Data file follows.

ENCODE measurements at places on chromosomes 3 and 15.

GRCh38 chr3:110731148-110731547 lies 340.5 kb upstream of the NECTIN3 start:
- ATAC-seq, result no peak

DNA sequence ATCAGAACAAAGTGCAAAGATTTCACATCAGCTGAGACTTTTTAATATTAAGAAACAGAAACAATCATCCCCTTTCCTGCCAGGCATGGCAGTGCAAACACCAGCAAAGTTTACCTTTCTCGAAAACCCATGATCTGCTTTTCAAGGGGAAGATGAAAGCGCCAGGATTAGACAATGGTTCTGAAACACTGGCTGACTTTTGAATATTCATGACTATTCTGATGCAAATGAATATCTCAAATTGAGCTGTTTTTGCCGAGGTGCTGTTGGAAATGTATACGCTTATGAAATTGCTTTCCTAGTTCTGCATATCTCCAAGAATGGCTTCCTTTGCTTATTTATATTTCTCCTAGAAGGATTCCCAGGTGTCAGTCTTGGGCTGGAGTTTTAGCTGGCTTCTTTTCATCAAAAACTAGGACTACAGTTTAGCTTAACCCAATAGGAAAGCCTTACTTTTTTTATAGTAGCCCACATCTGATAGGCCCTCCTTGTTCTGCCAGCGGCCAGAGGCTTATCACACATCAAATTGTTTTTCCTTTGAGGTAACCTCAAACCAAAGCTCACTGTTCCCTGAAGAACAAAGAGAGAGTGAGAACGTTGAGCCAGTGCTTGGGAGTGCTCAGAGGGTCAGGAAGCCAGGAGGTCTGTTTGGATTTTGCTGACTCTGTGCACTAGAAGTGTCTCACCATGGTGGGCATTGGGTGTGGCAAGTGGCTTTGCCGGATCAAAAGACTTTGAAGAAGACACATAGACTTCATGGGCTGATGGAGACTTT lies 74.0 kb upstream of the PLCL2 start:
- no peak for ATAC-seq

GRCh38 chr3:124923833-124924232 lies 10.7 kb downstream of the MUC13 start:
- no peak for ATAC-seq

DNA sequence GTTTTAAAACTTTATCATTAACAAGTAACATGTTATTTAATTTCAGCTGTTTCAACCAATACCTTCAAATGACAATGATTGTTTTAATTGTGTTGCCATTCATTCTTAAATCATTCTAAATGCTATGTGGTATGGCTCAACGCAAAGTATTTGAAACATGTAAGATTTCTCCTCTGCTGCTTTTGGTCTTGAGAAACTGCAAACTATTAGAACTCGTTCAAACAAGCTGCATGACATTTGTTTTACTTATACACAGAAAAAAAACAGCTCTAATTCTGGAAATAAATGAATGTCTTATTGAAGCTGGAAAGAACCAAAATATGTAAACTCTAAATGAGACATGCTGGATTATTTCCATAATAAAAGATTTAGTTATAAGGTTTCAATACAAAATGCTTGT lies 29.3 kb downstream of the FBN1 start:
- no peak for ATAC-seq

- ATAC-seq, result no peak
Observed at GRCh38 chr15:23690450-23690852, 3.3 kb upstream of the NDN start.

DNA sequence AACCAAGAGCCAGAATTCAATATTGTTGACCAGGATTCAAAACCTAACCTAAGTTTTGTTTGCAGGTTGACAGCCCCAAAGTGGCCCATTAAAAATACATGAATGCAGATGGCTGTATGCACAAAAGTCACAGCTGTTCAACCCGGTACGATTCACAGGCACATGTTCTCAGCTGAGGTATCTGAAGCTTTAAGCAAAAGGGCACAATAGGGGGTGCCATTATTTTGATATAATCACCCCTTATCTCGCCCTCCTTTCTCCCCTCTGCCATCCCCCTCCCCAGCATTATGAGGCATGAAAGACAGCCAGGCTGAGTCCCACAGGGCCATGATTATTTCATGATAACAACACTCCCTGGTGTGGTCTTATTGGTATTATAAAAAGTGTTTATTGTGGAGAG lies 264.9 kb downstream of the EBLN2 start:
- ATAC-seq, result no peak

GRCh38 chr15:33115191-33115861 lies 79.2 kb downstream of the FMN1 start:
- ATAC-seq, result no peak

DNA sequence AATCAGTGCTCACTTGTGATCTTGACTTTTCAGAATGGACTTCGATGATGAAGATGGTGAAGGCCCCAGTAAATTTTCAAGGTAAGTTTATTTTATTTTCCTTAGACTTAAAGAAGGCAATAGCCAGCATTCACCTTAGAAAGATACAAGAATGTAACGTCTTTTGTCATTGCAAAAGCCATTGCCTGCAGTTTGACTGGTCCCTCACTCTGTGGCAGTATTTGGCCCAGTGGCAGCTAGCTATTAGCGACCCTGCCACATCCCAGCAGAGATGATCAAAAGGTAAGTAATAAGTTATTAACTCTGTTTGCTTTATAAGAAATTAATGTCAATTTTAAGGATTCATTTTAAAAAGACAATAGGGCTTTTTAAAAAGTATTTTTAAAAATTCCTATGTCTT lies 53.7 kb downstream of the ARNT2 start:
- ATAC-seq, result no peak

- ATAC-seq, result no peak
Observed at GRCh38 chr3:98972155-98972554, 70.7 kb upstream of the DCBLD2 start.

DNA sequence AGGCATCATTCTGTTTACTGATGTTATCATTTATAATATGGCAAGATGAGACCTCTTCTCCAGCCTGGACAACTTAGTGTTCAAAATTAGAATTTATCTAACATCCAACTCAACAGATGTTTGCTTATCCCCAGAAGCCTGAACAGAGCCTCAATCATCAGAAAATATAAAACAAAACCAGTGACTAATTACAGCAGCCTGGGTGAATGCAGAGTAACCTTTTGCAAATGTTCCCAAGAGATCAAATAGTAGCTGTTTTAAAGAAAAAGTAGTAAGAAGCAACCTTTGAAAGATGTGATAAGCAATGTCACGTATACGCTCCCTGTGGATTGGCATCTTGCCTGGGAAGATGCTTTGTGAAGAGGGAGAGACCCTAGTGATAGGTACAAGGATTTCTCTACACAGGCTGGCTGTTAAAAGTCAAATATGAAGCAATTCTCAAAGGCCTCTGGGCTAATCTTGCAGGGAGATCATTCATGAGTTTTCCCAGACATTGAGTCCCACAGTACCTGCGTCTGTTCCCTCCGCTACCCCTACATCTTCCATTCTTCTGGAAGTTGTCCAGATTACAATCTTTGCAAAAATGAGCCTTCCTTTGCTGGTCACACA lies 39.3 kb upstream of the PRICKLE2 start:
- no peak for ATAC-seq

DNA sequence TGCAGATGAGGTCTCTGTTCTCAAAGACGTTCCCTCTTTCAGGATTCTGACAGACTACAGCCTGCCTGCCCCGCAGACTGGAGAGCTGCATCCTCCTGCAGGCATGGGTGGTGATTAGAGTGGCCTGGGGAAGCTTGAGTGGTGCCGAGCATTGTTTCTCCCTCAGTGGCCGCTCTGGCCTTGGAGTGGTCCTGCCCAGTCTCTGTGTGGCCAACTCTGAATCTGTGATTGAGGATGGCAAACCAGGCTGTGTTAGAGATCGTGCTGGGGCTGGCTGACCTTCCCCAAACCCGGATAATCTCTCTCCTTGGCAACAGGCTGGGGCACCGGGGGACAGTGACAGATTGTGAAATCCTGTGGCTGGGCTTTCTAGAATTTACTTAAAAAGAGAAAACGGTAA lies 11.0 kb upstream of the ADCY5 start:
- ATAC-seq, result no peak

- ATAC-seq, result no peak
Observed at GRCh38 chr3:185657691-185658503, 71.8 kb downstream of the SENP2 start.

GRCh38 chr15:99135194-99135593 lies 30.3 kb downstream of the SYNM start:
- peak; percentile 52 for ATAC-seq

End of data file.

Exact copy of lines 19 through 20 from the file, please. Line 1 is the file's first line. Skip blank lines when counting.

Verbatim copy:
Observed at GRCh38 chr3:98972155-98972554, 70.7 kb upstream of the DCBLD2 start.

DNA sequence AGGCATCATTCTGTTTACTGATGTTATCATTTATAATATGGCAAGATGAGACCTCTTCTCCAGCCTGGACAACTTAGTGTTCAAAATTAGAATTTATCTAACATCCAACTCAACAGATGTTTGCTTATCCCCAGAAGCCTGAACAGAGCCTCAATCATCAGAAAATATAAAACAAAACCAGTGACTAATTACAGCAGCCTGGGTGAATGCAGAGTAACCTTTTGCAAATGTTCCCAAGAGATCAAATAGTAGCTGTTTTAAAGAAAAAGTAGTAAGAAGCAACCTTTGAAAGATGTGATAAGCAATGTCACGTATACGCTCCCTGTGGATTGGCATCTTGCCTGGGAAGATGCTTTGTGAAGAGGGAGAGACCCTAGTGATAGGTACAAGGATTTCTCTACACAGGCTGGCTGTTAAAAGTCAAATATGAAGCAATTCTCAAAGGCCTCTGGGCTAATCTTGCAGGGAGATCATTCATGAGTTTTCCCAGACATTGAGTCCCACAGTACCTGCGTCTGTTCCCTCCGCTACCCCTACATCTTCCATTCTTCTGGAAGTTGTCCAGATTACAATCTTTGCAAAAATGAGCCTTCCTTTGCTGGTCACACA lies 39.3 kb upstream of the PRICKLE2 start: